Wondering About Empathy 5


GEO blogs are part of our mission to provide a platform for co-op practitioners and solidarity economy organizers to share their thoughts and experiences with a wider audience.  Any views and opinions expressed are those of the author and do not necessarily reflect the views of the GEO Collective.  If you would like to start a blog on GEO, please contact editors@geo.coop. If you would like to make a response to the blog author, we encourage you to do so in the comments section below.


 

INTERNAL OPPRESSION. 

Three keys to that ‘other world’ we know is possible: empathy, sane rationality, and compassion. Empathy is our biological capacity that enables us to get another in their reality. That other includes everyone and everything, human and non-human. Empathy gives rationality the gut-level information it needs to make sane decisions, to keep it from running amok. It makes compassion—the deep caring for someone or something you have gotten—possible.

Jeannie Zandi , in a rather remarkable story about her struggle with her “internal oppression as a woman,” relates the transformative power of this trinity in gender dynamics.

Here are some substantial excerpts:

In the middle of a moody-man relationship, I realized that rather than focus on him or how I
needed to change him or myself, I needed to deepen the inner work I was doing. I started
focusing on the internalized oppression I carried as a woman. I was part of and eventually led groups of women who were working intensively on reclaiming what it means to be whole: shedding limitations of who I thought I could be, how I could express myself in the world, how I could deepen the intimacy in friendships with women, and dissolve where my well-being felt to be a function of a man ’s moods. While this opened up new horizons, flexibility and expressiveness for me on my own and in relationship, it also seemed that my reaching for and expressing this wholeness through new activities, open conversations or explorations only served to increase the surliness in my relationship. What was a girl to do?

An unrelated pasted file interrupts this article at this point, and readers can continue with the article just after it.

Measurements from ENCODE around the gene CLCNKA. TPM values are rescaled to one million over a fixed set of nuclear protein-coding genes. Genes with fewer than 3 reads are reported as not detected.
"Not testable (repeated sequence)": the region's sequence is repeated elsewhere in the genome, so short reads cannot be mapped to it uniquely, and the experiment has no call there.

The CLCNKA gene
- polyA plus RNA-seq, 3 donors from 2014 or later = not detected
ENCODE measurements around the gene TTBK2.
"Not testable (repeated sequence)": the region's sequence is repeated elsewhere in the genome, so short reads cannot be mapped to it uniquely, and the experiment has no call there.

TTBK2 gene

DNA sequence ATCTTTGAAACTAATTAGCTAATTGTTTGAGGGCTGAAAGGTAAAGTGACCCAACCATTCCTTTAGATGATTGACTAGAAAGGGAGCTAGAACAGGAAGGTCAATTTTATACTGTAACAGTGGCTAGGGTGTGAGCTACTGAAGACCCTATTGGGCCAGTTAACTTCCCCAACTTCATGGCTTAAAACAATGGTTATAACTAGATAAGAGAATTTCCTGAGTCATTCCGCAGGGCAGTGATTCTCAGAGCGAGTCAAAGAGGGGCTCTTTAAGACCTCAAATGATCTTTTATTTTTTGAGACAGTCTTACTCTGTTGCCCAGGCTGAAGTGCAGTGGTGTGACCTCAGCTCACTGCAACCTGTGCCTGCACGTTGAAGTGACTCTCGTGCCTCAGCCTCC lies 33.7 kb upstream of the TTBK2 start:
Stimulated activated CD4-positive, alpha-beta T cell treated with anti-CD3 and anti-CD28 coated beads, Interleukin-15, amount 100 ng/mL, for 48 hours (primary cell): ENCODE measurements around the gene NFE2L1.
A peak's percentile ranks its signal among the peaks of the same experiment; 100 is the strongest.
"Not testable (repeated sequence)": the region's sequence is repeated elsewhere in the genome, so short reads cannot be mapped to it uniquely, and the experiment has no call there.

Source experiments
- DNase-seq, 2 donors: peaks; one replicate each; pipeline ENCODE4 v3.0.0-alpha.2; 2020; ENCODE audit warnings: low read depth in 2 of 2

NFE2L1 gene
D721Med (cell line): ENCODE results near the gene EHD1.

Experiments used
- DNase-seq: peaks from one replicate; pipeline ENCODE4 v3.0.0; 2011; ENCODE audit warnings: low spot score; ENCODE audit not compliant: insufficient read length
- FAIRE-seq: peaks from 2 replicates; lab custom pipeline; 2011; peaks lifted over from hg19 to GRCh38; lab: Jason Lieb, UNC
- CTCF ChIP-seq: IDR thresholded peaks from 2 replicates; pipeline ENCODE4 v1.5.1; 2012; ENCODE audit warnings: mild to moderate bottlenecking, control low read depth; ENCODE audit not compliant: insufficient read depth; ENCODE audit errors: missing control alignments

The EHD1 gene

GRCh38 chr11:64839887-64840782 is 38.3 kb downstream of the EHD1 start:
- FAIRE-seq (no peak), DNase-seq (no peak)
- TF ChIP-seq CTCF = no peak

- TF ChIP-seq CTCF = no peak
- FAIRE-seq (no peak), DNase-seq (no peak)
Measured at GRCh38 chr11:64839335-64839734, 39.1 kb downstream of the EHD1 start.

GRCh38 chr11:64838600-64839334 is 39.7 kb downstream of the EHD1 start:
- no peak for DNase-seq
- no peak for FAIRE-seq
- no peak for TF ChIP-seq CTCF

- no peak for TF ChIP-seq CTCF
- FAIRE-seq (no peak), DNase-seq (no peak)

In the midst of this confusion I began to connect with men involved in the men’s movement. This enabled me to start understanding the other side of the story, the side I couldn ’t experience and my boyfriend wasn’t talking about. I learned — through reading, talking with and counseling men, and listening in at men’s conferences — about the mistreatment of men. I met and became close to a man who was very active in the men ’s movement and discovered that my “moody men” were simply men who were hurting! What a revelation: to see that the men I had been with weren ’t deliberately depriving me of relationship, acting irritated when they could choose to be kind, and that I wasn ’t an insufficient woman incapable of reaching them. They simply carried hurts and confusions that expressed themselves in these ways that looked oppressive from within my woman lens.

I absorbed as much as I could learn about the challenges of men, while simultaneously seeing how what the men were carrying dovetailed with my own internalized oppression as a woman. I realized I was trained to think they were supposed to save me and make my life blissful, or else I should conclude that either I wasn ’t enough or they weren’t. I realized I was trained to look to them for security, safety, love and connection. Meanwhile, they were trained to hide any signs of insecurity or fear and somehow produce this security and safety and bliss for me. If they didn ’t, they should conclude that either they weren’t enough or I wasn’t. And I was supposed to squeeze enough love, connection and safety from these same guys who had been urged to divorce themselves from their sensitive, feeling natures and were often hurt for showing and acting on love and connection as boys.

I learned that what a man experiences as a struggle — what he carries as a difficulty that is a result of the regular mistreatment boys and men receive, a difficulty that he can ’t talk about — I would often see as simply more evidence of, at best, the incomprehensibility of men and, at worst, the man ’s “badness.” What’s wrong with my guy that he can’t be thoughtful and tender and communicative and fun loving, and make our lives blissful?